gms | German Medical Science

93rd Annual Meeting of the Southwest German Association of Otorhinolaryngologists

17. - 19.09.2009, Neu-Ulm

The influence of cholesterol on the motility of cochlear outer hair cells and the motor protein prestin

Der Einfluss von Cholesterin auf die Motilität äußerer cochleärer Haarzellen und das Motorprotein Prestin

Vortrag

  • corresponding author presenting/speaker Martin Canis - Universität München, München, Germany
  • Johannes Schmidt - Universität München, München, Germany
  • Michael Strupp - Universität München, München, Germany
  • Klaus Jahn - Universität München, München, Germany
  • Markus Suckfüll - Universität München, München, Germany

Vereinigung Südwestdeutscher Hals-Nasen-Ohrenärzte. 93. Jahrestagung der Vereinigung Südwestdeutscher Hals-Nasen-Ohrenärzte. Neu-Ulm, 17.-19.09.2009. Düsseldorf: German Medical Science GMS Publishing House; 2009. Doc09hnosw07

DOI: 10.3205/09hnosw07, URN: urn:nbn:de:0183-09hnosw070

Published: September 10, 2009

© 2009 Canis et al.
This is an Open Access article distributed under the terms of the Creative Commons Attribution License (http://creativecommons.org/licenses/by-nc-nd/3.0/deed.en). You are free: to Share – to copy, distribute and transmit the work, provided the original author and source are credited.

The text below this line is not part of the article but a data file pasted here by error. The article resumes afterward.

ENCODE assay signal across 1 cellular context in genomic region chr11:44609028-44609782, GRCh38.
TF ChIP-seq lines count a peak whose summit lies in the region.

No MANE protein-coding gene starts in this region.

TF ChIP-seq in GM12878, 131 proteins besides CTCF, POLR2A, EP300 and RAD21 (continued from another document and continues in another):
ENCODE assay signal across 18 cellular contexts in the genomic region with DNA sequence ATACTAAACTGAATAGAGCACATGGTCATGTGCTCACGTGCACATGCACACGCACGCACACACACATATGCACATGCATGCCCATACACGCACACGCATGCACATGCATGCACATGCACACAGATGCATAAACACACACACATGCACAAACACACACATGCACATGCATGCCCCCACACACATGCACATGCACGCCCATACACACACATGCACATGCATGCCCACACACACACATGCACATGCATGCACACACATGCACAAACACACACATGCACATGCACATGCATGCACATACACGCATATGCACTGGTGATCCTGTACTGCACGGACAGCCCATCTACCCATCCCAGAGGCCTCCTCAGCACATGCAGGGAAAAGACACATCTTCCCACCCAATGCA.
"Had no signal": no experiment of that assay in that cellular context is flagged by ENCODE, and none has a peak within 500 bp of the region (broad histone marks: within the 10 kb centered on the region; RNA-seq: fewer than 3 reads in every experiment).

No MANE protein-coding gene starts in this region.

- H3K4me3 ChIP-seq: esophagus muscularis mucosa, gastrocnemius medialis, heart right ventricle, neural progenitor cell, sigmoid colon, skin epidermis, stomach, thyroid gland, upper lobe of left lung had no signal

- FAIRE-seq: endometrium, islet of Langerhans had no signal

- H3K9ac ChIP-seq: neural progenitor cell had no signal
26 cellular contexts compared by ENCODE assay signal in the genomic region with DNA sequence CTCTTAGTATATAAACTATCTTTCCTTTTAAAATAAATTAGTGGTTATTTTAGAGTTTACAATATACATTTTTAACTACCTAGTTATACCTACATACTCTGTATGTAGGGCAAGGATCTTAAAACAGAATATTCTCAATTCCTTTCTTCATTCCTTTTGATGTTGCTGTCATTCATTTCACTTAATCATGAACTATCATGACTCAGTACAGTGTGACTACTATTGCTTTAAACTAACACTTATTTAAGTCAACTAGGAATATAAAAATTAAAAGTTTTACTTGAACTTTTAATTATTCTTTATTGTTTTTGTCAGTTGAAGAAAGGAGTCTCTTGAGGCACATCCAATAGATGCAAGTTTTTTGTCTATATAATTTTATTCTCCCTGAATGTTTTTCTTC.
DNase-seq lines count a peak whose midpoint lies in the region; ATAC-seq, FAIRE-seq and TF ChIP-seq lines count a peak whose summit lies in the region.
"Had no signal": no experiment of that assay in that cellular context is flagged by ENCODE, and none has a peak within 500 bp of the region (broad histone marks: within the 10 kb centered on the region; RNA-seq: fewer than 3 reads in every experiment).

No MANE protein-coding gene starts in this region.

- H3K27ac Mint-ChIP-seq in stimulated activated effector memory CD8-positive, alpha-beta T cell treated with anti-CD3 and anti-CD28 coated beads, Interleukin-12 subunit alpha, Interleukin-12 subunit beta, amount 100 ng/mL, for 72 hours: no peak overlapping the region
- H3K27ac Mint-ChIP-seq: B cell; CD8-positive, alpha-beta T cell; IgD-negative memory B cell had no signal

Outline

Text

Objectives: Elevated serum cholesterol is linked to inner ear disorders and may influence hearing by altering membrane properties of outer hair cells (OHC) and by affecting the motor protein prestin. In this study we wanted to answer the question, if cholesterol modulates electromotility of OHCs and if this modulation results from effects on the membrane properties or on the motor protein prestin.

Method: The motile responses of 12 isolated OHCs were investigated at increasing concentrations of 0, 0.1 and 1 mM extracellular cholesterol using the patch clamp technique and continuous video image analysis. To study effects on prestin, experiments were performed at 12 cells with half activated protein function and concentrations of 0 and 1 mM cholesterol.

Results: Cholesterol at a concentration of 0.1 mM had no effects on motility. 1 mM reduced maximal evoked shortening significantly by 29% in the depolarizing and by 9% in the hyperpolarizing direction. Investigating half activated motor proteins, 1 mM cholesterol reduced movements significantly by 18%, elongations decreased not significantly by 5%.

Conclusions: We provide evidence that cholesterol reduces electromotility in a dose-dependent matter. The data show that cholesterol modulates electromotility mainly by influencing the motor protein prestin, less by affecting the passive membrane properties.